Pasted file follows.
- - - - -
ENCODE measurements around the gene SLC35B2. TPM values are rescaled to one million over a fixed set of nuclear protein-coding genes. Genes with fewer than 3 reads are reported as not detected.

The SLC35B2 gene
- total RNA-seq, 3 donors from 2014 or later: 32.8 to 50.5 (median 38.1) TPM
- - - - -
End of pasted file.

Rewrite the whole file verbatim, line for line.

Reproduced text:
ENCODE measurements around the gene SLC35B2. TPM values are rescaled to one million over a fixed set of nuclear protein-coding genes. Genes with fewer than 3 reads are reported as not detected.

The SLC35B2 gene
- total RNA-seq, 3 donors from 2014 or later: 32.8 to 50.5 (median 38.1) TPM